A new strategic concept in Invasion - card pool advantage

Beyond Dominia: The Limited Magic Mill: A new strategic concept in Invasion - card pool advantage

By Nevyn, the Village Idiot (Nevyn) on Monday, October 02, 2000 - 06:21 pm:

I think this may become one of the bigger factors in determining 2 versus 3+ colour decks in invasion limited, specifically sealed. It has always been a factor in limited but this set brings it to the forefront. Namely, a sealed deck in masques would get you on average 13-15 cards of each colour. So a 2 colour deck would have to choose all of it's 22-24 cards from a 27-32 card pool. A splash of a third colour provides 15 more options, and if it's planned, gives several post sideboard options. Expressed differently, if every land was a 5 colour land, no one would play 2 colour decks. Most decks would be 3 or 4 (occasionaly 5) colours, because they would simply use all the best cards. Because mana colour is a factor though, one must sacrifice card quality for consistency. In masques block, this is often a tricky choice. Playing 3-4 mediocre cards and 2 or so cards that are slightly better against sneaking in possible mana problems in order to have more options and optimal cards.

Cut to invasion. Your typical sealed deck will now have several gold cards, many of them very powerful. This has 2 effects

1) you get less cards that are 1 colour only, and the gold cards between 2 specific colours wont be high on your count, so a two colour deck has less to choose from.

2) you'll be constantly tempted by possible breakers that you are 'halfway' to casting.

So while blue search and green mana cards are what make multicolour so consistent (and it is remarkably so) in Invasion, it would probably be chosen anyway. Why? That 30 card pool just became a 27 card pool, with possibly 2 or 3 gold cards that you need one more colour to use. then you have the single coloured mana spells of that colour, and all of a sudden, a third colour gives you several more options. At the least, this will give you a sideboarding plan. More often than not, though, it will lead to three colours as the extra options become too powerful to ignore.

The only case where I can see myself running a two colour invasion sealed deck is where both green and blue get shafted, and I have god red and black. The rest of the time, even if you can comfortably go with two colours, you probably can get more out of a 3 colour deck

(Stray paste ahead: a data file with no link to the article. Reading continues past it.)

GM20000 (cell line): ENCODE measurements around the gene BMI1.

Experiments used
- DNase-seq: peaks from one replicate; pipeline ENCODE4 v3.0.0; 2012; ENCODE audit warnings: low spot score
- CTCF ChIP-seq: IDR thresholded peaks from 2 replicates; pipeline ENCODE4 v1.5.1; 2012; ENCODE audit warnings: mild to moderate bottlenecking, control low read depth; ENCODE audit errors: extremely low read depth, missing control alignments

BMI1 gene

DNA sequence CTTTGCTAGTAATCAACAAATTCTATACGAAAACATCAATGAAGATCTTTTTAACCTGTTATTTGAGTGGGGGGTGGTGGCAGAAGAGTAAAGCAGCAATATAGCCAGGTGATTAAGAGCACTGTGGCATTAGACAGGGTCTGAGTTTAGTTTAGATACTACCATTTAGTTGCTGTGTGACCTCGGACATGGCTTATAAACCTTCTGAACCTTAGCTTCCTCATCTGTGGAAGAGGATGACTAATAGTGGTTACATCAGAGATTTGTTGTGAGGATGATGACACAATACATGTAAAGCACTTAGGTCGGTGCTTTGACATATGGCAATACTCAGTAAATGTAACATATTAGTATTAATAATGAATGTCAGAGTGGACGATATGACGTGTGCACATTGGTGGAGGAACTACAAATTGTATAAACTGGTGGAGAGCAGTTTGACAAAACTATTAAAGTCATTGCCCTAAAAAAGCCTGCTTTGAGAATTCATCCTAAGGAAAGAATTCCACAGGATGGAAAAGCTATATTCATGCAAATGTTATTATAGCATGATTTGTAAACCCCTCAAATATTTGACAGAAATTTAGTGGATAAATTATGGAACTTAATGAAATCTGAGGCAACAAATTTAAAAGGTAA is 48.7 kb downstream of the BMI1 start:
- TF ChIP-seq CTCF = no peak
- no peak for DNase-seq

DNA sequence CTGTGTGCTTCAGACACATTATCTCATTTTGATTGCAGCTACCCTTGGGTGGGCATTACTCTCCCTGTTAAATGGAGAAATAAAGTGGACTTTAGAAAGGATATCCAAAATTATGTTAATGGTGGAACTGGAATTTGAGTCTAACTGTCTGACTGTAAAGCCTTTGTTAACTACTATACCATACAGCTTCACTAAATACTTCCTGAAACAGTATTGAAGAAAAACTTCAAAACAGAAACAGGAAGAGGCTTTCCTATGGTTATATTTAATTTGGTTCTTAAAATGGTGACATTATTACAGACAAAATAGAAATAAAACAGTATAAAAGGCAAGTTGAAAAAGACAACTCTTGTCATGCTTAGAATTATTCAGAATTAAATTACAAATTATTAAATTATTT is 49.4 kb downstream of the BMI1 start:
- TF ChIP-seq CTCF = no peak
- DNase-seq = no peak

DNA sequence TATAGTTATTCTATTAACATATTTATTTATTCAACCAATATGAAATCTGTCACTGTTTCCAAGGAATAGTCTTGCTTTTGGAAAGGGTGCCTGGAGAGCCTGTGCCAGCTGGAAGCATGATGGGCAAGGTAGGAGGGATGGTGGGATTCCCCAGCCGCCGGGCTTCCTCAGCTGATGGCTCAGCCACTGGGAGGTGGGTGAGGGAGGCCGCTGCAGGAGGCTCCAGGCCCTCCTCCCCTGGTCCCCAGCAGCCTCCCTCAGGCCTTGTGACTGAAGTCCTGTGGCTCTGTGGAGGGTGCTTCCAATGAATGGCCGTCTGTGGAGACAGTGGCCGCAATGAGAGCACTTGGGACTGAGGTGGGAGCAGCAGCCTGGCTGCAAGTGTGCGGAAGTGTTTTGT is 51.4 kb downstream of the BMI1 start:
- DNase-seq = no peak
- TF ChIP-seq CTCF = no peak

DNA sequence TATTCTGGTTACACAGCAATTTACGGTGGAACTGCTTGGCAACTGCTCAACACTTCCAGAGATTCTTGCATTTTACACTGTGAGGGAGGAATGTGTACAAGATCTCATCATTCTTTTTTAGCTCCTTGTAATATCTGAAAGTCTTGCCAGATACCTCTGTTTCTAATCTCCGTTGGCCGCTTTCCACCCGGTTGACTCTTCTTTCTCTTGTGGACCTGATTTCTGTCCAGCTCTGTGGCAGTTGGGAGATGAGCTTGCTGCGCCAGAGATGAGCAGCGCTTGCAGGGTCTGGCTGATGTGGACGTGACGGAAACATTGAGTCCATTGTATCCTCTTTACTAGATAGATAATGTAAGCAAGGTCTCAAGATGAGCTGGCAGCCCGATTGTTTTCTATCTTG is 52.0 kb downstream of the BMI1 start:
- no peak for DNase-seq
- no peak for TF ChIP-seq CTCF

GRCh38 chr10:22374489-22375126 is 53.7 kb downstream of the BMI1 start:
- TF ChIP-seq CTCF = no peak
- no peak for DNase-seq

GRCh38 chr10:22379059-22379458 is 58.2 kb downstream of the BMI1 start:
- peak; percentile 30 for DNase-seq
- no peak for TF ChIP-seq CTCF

By Rakso, the Patriarch and Rules Ayatollah (Rakso) on Tuesday, October 03, 2000 - 03:05 am:

I didn't quite get this... do you mean that blue search, green mana and all the cantrips make 3-color more viable... then all the gold and cross-color cards make it more rewarding?

By Nevyn, the Village Idiot (Nevyn) on Tuesday, October 03, 2000 - 03:19 pm:

sorry I was on little sleep and didnt express myself well. To sum up, going three colours is always a trade off between having more options available and having mana consistency. So some players in masques, for example, will accept the disadvantage of a smaller card pool (only 2 colours of cards) in order to get more consistent performance. This has already been discussed in many articles about limited. I pointed out that with the large number of gold cards, however, the average card pool that one can expect from only 2 colours has shrunk because of the presence of these cards. This means that it is more of a disadvantage to go 2 colour, as it limits ones options more severely. The rest of the mechanics in Invasion only serve to exacerbate this situation. So in my opinion, 3 colour is usually the best choice in Invasion because it allows the use of twice as many gold cards (most of which are pretty powerful ) as well as a full other colour.

Summary of the summary: 2 colour invasion decks have less cards to choose from than the corresponding masques decks , while 3 colour decks get access to often powerful spells, a full 3rd colour worth of options, plus several cards to bring the colours together.

By Rakso, the Patriarch and Rules Ayatollah (Rakso) on Wednesday, October 04, 2000 - 11:04 am:

You also have to factor in things like cross-color Kicker and ability activation costs, and you really miss a lot by not going for a third color.

In addition, there are a lot of single colored mana spells that are really good, the environment is much slower, some common creature removal involves the domain mechanic, and there are color consistency measures and library manipulation spells that help... all pointing to three colors minimum.

By Orion Freeman on Wednesday, October 04, 2000 - 10:56 pm:

But what about in drafts? In previous drafts (with one exception...) your card pool should be about 31 to 38 playable colored cards. The one exception for me was in Prophesy draft. I drafted 41 white cards. I won the tourney with ease. Also, in sealed deck, Invasion, I played three colors. Green was my primary followed by black distruction and red splash. Technically, I had a broken deck. But I had not studyied and should have known that everyone was playing black and green. I had great blue with 8 flyiers/evasion abilities. Why did I not play Blue? The cards were poor quality (others) and my card pool for white and black(Frendly colors) was similarly limited. My biggest problem with invasion is it's extreame emphasis on color freindly decks. It would not be possible for me to secssfuly play blue green.

By Nevyn, the Village Idiot (Nevyn) on Thursday, October 05, 2000 - 03:22 pm:

In Draft the concept differs somewhat because politics come into play and other people can effect your card pool, so by limiting your colours, you limit your exposure to this problem. However, in invasion, if you get the right splash cards and/or split cards, it can be worthwhile cutting off a third colour in the last pack.

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